It’s the typical love-hate relationship that companies have with sponsorships: many of them simply hate to sponsor. But now open your eyes: globally in 2015 not less than $57BB will be spent on sponsorships. That’s a huge amount and still it’s surprising that this incredibly efficient marketing channel is not mentioned everywhere where people are speaking about marketing, even though: “Sponsorship is the fastest growing form of marketing in the U.S.”. And it’s a fantastic lead and traction generation machine.
Why is this beauty of being a sponsor so hidden and yet so visible, so embraced and disgraced at the same time by brands?
1. Being a sponsor is not sexy
Nope it’s not. It’s not trendy like ads on the social networks or the omnipresent inbound marketing. Being a sponsor doesn’t have this sweaty rockstar smell that marketers could diffuse when talking about their strategy. Who wants to say: “Hey I’m a sponsor and it feels great”. It’s way cooler to say: “Sure we are doing inbound marketing”. But isn’t sponsorship also part of inbound marketing if done correctly?
2. Sponsorship is courtesy
True. Far to often a company becomes a sponsor because it’s about doing a favour to a good client. What brand would say “no” if a good client comes and asks for some money for an event or some other sponsorship opportunity. It’s hard to reject this client, but for heavens sake don’t speak to loud about it, otherwise others may come as well with their events and causes. Do you find yourself in that? Is that you?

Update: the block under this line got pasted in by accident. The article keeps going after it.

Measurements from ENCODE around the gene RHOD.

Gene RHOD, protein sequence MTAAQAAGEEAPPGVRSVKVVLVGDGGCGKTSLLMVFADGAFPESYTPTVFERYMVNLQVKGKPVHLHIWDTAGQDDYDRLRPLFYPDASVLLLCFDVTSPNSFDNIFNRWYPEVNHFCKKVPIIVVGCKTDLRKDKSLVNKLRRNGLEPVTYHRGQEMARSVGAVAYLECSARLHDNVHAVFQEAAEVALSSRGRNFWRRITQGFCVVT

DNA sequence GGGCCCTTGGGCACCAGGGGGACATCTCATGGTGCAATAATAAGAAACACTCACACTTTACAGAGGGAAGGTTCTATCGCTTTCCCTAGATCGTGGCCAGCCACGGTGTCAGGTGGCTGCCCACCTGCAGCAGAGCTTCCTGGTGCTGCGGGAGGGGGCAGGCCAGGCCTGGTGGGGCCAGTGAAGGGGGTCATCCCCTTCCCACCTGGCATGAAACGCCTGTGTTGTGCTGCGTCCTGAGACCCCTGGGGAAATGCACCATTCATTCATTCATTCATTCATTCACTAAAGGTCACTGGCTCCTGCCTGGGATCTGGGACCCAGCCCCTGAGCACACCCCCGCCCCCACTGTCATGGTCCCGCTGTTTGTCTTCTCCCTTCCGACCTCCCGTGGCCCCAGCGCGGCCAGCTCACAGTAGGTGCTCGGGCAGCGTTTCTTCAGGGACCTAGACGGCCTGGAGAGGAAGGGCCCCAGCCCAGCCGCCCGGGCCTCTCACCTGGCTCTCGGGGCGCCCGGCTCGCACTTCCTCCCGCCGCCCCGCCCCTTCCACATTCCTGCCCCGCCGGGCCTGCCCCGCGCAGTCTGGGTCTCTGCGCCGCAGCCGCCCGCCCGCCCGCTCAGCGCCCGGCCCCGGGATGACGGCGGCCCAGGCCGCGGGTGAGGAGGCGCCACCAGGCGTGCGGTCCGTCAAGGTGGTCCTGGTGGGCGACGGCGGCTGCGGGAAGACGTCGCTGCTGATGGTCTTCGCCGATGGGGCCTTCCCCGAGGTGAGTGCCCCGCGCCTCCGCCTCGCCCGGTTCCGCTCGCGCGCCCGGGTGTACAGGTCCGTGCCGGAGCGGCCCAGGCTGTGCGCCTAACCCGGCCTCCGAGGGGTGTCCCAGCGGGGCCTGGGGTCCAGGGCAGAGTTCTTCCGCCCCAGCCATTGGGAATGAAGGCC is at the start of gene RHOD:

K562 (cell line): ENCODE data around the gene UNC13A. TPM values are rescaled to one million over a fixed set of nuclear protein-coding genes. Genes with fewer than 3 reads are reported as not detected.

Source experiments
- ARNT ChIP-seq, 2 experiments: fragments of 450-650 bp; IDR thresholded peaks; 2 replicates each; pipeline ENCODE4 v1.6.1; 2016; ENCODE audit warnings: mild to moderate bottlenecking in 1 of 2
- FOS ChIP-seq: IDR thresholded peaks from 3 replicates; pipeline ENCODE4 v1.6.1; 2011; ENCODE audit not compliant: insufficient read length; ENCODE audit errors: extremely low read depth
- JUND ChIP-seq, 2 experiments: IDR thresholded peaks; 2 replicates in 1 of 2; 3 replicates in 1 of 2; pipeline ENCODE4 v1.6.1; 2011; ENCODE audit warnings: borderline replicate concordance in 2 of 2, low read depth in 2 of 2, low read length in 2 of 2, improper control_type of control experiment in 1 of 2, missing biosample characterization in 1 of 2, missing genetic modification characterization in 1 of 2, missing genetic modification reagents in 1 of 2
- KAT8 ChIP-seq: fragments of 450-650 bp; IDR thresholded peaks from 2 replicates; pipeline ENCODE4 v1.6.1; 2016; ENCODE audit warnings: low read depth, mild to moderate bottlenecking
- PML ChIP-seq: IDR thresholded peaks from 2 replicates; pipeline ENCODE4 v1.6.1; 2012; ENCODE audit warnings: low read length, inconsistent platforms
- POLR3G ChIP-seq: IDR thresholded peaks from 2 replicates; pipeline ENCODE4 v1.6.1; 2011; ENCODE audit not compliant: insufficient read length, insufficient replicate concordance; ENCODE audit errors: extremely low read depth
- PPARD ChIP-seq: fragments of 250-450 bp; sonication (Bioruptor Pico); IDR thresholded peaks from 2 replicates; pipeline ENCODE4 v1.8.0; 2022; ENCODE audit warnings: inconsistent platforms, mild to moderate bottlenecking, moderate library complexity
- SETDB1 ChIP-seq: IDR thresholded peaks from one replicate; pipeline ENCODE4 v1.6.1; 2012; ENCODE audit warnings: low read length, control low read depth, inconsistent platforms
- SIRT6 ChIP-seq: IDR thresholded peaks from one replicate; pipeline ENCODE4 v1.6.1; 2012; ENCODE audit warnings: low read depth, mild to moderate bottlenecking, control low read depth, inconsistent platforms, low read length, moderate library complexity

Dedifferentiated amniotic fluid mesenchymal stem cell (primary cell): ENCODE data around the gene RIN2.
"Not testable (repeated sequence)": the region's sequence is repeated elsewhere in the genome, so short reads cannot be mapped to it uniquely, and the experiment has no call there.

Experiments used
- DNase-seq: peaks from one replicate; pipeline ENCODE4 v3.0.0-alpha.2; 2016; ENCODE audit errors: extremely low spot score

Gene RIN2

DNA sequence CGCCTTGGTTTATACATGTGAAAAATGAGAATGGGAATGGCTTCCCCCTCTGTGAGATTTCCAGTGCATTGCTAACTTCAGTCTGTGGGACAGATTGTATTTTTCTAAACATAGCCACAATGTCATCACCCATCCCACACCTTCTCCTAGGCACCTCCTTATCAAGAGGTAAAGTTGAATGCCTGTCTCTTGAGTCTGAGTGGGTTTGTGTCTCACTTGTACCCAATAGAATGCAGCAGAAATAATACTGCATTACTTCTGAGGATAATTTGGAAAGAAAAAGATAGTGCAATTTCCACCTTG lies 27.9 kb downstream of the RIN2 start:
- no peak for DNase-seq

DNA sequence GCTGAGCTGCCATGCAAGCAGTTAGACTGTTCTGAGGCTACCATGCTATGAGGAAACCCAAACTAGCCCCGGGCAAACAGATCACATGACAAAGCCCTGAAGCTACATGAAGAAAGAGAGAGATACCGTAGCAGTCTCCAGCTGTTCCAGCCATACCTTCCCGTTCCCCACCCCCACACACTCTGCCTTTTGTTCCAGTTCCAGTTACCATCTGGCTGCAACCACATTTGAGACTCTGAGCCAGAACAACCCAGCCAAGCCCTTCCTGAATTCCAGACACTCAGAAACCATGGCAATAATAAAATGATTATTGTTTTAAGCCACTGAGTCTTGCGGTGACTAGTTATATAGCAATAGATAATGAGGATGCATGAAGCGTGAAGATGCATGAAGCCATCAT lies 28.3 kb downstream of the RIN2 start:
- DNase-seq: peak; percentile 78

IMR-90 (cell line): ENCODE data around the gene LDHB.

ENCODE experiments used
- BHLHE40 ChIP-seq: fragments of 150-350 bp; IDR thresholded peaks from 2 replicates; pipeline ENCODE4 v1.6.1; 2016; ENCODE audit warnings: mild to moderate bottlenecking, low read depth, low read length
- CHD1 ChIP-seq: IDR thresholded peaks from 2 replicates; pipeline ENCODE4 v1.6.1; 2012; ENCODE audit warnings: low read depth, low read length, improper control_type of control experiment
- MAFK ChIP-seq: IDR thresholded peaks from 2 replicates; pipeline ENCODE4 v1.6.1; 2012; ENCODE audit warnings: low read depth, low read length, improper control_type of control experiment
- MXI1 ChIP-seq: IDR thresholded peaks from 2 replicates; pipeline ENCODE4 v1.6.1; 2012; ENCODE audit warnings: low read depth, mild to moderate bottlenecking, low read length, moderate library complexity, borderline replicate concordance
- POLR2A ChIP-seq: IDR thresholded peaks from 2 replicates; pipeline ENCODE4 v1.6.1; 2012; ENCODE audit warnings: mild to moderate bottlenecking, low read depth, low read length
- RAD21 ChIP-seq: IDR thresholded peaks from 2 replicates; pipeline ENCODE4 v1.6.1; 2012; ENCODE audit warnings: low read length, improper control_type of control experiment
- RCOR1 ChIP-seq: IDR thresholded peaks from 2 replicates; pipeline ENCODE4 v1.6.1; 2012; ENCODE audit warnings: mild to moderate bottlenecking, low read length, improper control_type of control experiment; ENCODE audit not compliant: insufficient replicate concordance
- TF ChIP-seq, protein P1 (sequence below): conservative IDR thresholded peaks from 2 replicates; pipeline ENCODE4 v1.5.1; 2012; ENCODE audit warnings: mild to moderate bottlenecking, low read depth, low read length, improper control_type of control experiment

3. Sponsorship is a habit
Sure, brands have done it since a long time, recurring, budgeted. So why give long thoughts about it. Let’s use the budget and let’s get rid of it as fast as possible. Anyway it’s not a passion, it’s just something that the company got used to do. But please ladies and gentlemen: where’s the passion for this marketing channel? Where is your passion for generating a great ROI and not just spending a budget? Be a passionate sponsor.
4. Sponsorship is the pet of the CEO
Maybe your CEO might love his preferred football club, maybe his relative is organizing an event. Maybe that’s the reason why all the sudden your company is becoming a sponsor. So how can you put your energy and time behind that and proudly shout out loud that you are sponsoring? Sponsorship has to be targeted, researched and prepared. Not to pamper the CEO’s ego.
5. Everybody does it
Of course over 70% of the companies are a sponsor. Everybody does it, just like some other activities. But is that the reason to treat this amazing marketing channel just as a Cinderella? Instead of letting her shine, she’s so often treated like the unwanted and hidden step-daugther. And by the way: because everybody does it (half-hearted), this is a brilliant opportunity to really stand out of the mass.
Now comes the good news: indeed sponsorship done in the old-fashioned way has almost reached its pre-emption date. The wind of change has come to sponsorships and the last generation sponsorship is very different from what still many companies consider to be the annoying Cinderella of marketing (and make so many mistakes when it comes to doing it). Kim Skildum-Reid has written a remarkable white paper about the last generation sponsorship that I highly recommend to read.
What are your experiences as a sponsor? Do you love or do you hate it?